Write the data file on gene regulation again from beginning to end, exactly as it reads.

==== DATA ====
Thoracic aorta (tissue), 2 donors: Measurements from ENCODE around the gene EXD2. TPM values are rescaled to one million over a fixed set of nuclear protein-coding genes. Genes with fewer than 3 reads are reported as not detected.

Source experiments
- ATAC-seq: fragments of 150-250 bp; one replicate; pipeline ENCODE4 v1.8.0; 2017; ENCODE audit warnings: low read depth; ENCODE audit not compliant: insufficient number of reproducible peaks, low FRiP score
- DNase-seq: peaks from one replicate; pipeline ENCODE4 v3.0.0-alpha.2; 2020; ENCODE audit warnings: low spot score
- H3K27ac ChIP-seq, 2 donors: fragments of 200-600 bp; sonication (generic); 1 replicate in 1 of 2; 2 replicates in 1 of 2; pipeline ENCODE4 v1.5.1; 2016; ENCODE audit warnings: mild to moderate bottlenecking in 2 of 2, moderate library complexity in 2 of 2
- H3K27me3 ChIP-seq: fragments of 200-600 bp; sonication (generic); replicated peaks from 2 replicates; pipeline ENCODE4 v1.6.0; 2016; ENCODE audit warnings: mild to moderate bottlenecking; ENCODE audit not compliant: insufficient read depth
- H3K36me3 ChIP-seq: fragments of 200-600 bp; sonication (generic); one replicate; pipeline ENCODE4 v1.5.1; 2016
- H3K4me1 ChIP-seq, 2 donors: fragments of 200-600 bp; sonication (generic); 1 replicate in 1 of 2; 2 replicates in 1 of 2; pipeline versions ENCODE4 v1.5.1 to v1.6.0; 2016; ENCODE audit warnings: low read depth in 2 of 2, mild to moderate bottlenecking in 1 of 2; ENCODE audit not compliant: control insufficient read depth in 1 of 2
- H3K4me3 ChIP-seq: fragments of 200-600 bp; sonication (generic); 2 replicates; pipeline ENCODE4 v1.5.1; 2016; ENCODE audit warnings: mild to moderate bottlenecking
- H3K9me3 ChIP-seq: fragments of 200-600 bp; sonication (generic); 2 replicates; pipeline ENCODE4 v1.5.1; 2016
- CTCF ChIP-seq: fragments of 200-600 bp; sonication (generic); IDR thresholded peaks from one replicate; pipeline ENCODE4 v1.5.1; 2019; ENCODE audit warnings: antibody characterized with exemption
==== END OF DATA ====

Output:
Thoracic aorta (tissue), 2 donors: Measurements from ENCODE around the gene EXD2. TPM values are rescaled to one million over a fixed set of nuclear protein-coding genes. Genes with fewer than 3 reads are reported as not detected.

Source experiments
- ATAC-seq: fragments of 150-250 bp; one replicate; pipeline ENCODE4 v1.8.0; 2017; ENCODE audit warnings: low read depth; ENCODE audit not compliant: insufficient number of reproducible peaks, low FRiP score
- DNase-seq: peaks from one replicate; pipeline ENCODE4 v3.0.0-alpha.2; 2020; ENCODE audit warnings: low spot score
- H3K27ac ChIP-seq, 2 donors: fragments of 200-600 bp; sonication (generic); 1 replicate in 1 of 2; 2 replicates in 1 of 2; pipeline ENCODE4 v1.5.1; 2016; ENCODE audit warnings: mild to moderate bottlenecking in 2 of 2, moderate library complexity in 2 of 2
- H3K27me3 ChIP-seq: fragments of 200-600 bp; sonication (generic); replicated peaks from 2 replicates; pipeline ENCODE4 v1.6.0; 2016; ENCODE audit warnings: mild to moderate bottlenecking; ENCODE audit not compliant: insufficient read depth
- H3K36me3 ChIP-seq: fragments of 200-600 bp; sonication (generic); one replicate; pipeline ENCODE4 v1.5.1; 2016
- H3K4me1 ChIP-seq, 2 donors: fragments of 200-600 bp; sonication (generic); 1 replicate in 1 of 2; 2 replicates in 1 of 2; pipeline versions ENCODE4 v1.5.1 to v1.6.0; 2016; ENCODE audit warnings: low read depth in 2 of 2, mild to moderate bottlenecking in 1 of 2; ENCODE audit not compliant: control insufficient read depth in 1 of 2
- H3K4me3 ChIP-seq: fragments of 200-600 bp; sonication (generic); 2 replicates; pipeline ENCODE4 v1.5.1; 2016; ENCODE audit warnings: mild to moderate bottlenecking
- H3K9me3 ChIP-seq: fragments of 200-600 bp; sonication (generic); 2 replicates; pipeline ENCODE4 v1.5.1; 2016
- CTCF ChIP-seq: fragments of 200-600 bp; sonication (generic); IDR thresholded peaks from one replicate; pipeline ENCODE4 v1.5.1; 2019; ENCODE audit warnings: antibody characterized with exemption